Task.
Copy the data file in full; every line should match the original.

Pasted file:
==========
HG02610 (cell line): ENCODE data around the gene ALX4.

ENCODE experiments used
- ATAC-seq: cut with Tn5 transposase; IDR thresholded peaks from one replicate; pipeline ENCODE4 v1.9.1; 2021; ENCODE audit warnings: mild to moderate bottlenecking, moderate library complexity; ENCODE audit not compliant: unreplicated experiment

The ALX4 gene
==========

HG02610 (cell line): ENCODE data around the gene ALX4.

ENCODE experiments used
- ATAC-seq: cut with Tn5 transposase; IDR thresholded peaks from one replicate; pipeline ENCODE4 v1.9.1; 2021; ENCODE audit warnings: mild to moderate bottlenecking, moderate library complexity; ENCODE audit not compliant: unreplicated experiment

The ALX4 gene